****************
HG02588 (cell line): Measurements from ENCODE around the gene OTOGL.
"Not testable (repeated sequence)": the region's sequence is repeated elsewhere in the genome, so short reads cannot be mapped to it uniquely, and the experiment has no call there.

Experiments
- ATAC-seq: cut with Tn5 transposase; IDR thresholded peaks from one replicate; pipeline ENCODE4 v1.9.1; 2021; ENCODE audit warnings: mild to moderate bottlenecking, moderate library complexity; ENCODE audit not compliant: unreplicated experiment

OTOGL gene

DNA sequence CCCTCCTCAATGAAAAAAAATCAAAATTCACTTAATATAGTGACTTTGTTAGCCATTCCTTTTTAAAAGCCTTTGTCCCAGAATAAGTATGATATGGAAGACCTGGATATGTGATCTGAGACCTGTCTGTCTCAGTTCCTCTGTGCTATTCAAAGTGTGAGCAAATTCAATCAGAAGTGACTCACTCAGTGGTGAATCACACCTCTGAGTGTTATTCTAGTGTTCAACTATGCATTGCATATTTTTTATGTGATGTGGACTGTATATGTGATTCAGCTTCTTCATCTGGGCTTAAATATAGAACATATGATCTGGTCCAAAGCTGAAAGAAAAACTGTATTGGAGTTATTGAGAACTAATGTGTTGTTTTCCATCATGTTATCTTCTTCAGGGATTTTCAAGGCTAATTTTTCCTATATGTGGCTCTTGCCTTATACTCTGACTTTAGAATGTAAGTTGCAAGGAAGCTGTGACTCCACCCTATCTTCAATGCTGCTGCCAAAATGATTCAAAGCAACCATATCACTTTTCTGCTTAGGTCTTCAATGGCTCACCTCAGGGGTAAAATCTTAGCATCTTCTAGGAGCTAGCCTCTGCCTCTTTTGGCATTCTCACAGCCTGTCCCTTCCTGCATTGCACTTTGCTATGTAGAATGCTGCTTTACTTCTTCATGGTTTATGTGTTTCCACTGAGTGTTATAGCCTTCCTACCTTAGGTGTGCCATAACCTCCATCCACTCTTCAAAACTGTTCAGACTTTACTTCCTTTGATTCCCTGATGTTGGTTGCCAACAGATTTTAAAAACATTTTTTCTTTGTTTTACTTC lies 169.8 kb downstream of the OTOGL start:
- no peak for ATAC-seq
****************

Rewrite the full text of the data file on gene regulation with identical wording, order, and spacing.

HG02588 (cell line): Measurements from ENCODE around the gene OTOGL.
"Not testable (repeated sequence)": the region's sequence is repeated elsewhere in the genome, so short reads cannot be mapped to it uniquely, and the experiment has no call there.

Experiments
- ATAC-seq: cut with Tn5 transposase; IDR thresholded peaks from one replicate; pipeline ENCODE4 v1.9.1; 2021; ENCODE audit warnings: mild to moderate bottlenecking, moderate library complexity; ENCODE audit not compliant: unreplicated experiment

OTOGL gene

DNA sequence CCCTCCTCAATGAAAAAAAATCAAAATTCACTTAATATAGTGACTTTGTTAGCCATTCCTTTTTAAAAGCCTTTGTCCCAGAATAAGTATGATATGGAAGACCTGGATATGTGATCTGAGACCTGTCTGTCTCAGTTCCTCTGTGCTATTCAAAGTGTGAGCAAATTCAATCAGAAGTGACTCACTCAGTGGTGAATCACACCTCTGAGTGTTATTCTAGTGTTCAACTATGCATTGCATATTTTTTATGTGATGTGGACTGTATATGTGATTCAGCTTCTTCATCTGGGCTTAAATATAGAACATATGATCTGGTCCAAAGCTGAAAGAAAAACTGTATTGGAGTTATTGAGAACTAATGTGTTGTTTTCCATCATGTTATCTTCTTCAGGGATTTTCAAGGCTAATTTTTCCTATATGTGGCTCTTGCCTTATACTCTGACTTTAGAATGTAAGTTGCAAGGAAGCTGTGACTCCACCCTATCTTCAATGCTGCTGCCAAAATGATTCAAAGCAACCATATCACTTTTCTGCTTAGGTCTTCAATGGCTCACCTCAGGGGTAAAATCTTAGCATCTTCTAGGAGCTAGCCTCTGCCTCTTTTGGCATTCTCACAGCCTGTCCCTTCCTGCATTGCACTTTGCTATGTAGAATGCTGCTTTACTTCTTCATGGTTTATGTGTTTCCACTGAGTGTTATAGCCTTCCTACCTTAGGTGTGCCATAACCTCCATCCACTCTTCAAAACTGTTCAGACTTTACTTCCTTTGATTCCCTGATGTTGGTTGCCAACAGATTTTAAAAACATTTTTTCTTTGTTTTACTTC lies 169.8 kb downstream of the OTOGL start:
- no peak for ATAC-seq